Often, however, even in statistics, the person whose genius establishes the statistical equivalent of the Wiles-Fermat Theorem still would be hired. Probably that is as it should be. But I am suggesting that more weight be given, in criteria for promotion and hiring of our faculty, to the needs for producing research and students that are important to the outside world.
Phillip Ross discussed expediency versus quality. The key sometimes is that the employer wants a fast answer, even if it is just a hunch and possibly not very good. That is acceptable practice so long as the statistician can say: "Here is a fast answer. It may not be very good, and I really need more time. We see this problem repeatedly, and because it will come up again, I must take some time to work on it and understand it for the next time." That is what statistics is about: getting important ideas that are used more than once, perhaps even in different fields, and abstracting them, developing them.
An illustration of this involves the widely used method of "regression" that was developed to learn how sons' heights regressed from fathers' heights toward the mean height. The word "regression" now refers to the method, rather than to the motivating application. I once had a similar experience with Brad Efron when we developed a method for shrinkage. We called it the "toxo" method, because we first tried it out on toxoplasmosis data. It was hard later to stop calling everything we did with that method the "toxo method.''
I am trying to exemplify that in statistics we often do something to solve a special problem, but it really solves many other problems, too. That is something very worthwhile that statisticians do, and it is why statistics departments are so valuable. But statistics departments must communicate with other departments and with other research units to realize this value. Our statistics departments must do whatever is necessary to effect and preserve this communicating, using joint appointments, and so on, to nurture communication and interdisciplinary research.
John Bailar said that the supply right now exceeds the demand for theoretical statisticians. I agree. But I personally would rather not separate theory from application. I do not see how one can. I can think of few interesting applied problems that do not have theoretical components, or of any interesting statistical theory that has no applications. I abhor the sometimes-stated idea that one researcher is better than another because he is more "theoretical." Statistics students must be trained so as to be acquainted with both aspects, and to understand theory partly through applications, and application with theory.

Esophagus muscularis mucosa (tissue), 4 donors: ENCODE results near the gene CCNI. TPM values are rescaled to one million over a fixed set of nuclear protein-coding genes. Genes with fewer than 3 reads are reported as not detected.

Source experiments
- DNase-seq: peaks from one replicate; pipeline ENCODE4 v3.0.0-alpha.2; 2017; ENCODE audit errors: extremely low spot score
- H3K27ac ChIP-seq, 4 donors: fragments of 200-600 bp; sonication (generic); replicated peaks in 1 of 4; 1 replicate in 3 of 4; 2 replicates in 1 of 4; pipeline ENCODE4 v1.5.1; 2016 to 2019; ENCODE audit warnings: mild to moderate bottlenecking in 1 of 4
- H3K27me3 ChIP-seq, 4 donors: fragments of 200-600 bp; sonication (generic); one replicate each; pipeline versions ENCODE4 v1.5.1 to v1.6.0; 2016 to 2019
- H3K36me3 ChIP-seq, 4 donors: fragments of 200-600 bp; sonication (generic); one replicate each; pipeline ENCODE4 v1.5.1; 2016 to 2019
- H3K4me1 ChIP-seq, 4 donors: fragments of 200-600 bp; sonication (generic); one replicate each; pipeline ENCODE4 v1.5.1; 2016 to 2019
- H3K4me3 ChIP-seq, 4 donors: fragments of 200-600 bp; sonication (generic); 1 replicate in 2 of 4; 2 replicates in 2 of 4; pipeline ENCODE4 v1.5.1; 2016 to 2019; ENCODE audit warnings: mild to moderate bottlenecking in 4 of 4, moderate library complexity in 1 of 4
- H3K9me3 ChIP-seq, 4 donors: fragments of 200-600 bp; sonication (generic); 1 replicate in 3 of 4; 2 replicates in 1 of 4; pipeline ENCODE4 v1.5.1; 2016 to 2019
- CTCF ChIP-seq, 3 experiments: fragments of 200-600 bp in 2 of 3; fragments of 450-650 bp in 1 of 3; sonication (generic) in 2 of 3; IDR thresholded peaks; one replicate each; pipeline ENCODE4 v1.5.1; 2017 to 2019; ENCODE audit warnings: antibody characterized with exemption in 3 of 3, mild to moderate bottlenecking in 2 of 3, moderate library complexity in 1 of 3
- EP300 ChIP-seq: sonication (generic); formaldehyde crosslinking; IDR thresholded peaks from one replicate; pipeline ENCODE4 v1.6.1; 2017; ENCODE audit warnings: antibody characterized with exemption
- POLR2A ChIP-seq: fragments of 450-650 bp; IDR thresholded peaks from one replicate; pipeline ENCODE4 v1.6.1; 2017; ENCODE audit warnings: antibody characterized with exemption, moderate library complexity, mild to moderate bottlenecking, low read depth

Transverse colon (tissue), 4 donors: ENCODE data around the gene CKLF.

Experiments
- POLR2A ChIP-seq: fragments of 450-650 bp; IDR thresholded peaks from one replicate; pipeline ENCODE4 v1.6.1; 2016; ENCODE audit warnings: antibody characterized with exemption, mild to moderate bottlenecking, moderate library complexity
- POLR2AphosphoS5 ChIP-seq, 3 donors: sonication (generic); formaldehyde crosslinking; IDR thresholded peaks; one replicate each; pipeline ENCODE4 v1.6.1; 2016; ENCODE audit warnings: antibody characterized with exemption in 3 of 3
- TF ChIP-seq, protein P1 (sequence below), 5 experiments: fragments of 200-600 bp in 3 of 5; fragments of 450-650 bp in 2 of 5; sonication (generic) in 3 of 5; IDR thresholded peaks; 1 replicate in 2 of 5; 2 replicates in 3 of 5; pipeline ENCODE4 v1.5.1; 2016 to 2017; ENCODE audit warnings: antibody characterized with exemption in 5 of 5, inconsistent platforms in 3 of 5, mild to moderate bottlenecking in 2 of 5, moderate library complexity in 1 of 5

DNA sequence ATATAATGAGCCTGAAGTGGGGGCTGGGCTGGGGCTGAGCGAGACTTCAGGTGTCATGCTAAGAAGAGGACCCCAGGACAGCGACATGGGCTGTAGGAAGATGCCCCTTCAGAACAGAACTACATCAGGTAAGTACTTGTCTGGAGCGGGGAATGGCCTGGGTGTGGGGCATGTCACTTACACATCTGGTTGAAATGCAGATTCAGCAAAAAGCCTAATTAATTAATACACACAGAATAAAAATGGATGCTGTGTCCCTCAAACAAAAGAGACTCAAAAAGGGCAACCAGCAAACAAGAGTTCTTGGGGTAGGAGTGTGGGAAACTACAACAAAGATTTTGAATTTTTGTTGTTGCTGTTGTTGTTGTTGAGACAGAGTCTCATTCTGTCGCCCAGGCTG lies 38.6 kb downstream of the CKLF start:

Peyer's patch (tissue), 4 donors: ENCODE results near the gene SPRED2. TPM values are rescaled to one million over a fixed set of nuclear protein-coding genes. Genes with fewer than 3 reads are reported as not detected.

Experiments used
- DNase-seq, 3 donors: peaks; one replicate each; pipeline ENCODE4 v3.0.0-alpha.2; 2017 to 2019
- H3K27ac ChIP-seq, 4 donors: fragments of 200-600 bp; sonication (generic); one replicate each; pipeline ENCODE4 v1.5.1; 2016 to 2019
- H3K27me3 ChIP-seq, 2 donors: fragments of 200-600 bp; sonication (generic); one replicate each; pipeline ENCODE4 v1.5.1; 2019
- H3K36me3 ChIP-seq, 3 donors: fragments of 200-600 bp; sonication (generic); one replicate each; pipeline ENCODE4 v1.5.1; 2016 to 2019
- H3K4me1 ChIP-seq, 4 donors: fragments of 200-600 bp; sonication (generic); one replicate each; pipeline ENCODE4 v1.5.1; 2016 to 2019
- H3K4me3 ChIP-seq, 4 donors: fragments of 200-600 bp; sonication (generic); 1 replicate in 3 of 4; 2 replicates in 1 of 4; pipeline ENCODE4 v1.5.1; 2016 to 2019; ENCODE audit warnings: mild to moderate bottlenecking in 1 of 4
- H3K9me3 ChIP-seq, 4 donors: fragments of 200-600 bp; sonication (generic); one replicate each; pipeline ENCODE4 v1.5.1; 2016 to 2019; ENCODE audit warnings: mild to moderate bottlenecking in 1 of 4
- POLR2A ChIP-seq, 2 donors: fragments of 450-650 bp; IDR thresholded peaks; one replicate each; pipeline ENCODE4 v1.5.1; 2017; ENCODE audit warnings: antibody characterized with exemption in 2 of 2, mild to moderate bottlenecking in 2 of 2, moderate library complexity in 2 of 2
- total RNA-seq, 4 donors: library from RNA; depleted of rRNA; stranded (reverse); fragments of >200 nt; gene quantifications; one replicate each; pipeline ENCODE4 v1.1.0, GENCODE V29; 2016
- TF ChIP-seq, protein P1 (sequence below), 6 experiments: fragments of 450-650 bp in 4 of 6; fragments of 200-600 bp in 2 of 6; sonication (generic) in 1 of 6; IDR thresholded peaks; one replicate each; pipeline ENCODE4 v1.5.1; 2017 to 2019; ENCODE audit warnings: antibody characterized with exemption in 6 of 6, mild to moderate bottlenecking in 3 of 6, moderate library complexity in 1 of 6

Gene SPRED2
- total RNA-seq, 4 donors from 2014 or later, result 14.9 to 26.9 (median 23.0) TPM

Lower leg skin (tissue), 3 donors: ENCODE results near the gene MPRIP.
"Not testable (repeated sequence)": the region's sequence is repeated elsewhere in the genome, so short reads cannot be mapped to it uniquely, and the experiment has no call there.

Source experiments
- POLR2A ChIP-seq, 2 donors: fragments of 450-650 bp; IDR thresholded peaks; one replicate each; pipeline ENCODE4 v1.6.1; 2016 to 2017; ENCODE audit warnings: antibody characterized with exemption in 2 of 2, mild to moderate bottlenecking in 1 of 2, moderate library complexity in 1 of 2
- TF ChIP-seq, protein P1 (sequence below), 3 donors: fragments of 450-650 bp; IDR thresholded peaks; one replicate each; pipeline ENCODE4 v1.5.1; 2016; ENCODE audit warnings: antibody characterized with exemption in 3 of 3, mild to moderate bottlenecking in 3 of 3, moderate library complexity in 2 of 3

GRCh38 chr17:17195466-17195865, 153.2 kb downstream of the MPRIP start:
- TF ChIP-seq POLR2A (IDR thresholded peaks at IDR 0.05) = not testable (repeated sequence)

Recently I have hit an impasse in trying to determine how to forecast future work load in Veterans Administration hospitals. Since I, thus far, cannot get the modeling of the data correct, I cannot get the estimates to come out right. This problem, which will have a big payoff, will take significant theoretical talent to solve. It is a theoretical problem, besides being an applied problem.
John Bailar also discussed bias. There are many important problems that can be looked at only if bias can be eliminated. For example, how can data be used to determine the relative benefits of one medical therapy versus another when the data were not randomized? There would be enormous amounts of data for doing that, if only the physicians applied the treatments at random.
I love Jean Thiebaux's idea of the collective scientific mind, that none of us is big enough to understand all the science but that somehow there still exists a collective mind that is the union of all of this. Perhaps some scientists do actually try to get an overview, just as a head of state cannot understand everything that is going on in the government but might have an overview of the government without knowing all the details. But I think the collective mind goes on within statistics, as well as across fields. Both Peter Bickel and John Lehoczky noted that graduate school cannot teach everything about statistics. So, there may have to be a collective statistics mind. Perhaps not every student can learn about sequential analysis. Instead, people will have to work together and to share knowledge. Thus Joan Garfield's cooperative role is appropriate in this context, too.
Ideally, I view statistics departments through a hub-and-spoke metaphor. In it, statistics sits at the center of the university, as the hub, and the other departments that use statistics are the spokes. The statistics department is in contact with every other department. Joint
appointments help to do that, but there are many other ways to facilitate that communication, including communication through statistics students.
We learn from the other departments, and they learn from us. Statistical information flows between departments, often first through the statistics hub. The statisticians learn something from one department, they talk to other statisticians, and later a statistician who is working with yet another department spins the information back out, perhaps assisted by an abstraction of the methodology. Many mathematical ideas, such as regression, do not have to be rediscovered in every field. But somebody does have to communicate the idea.
This is why I believe statistics departments are needed; this is their principal role. However, we have sometimes abused our purpose (as mathematics departments, which should have a similar role, have done also). Departments of statistics (and perhaps even more so, our mathematics ancestors) are formed to play this role of contact hub, but once constructed, are tempted to change their mission to one of polishing up what was developed in the past. Instead, the need is to figure out what will be important in the future. Much of that can be discovered through interdisciplinary collaborations.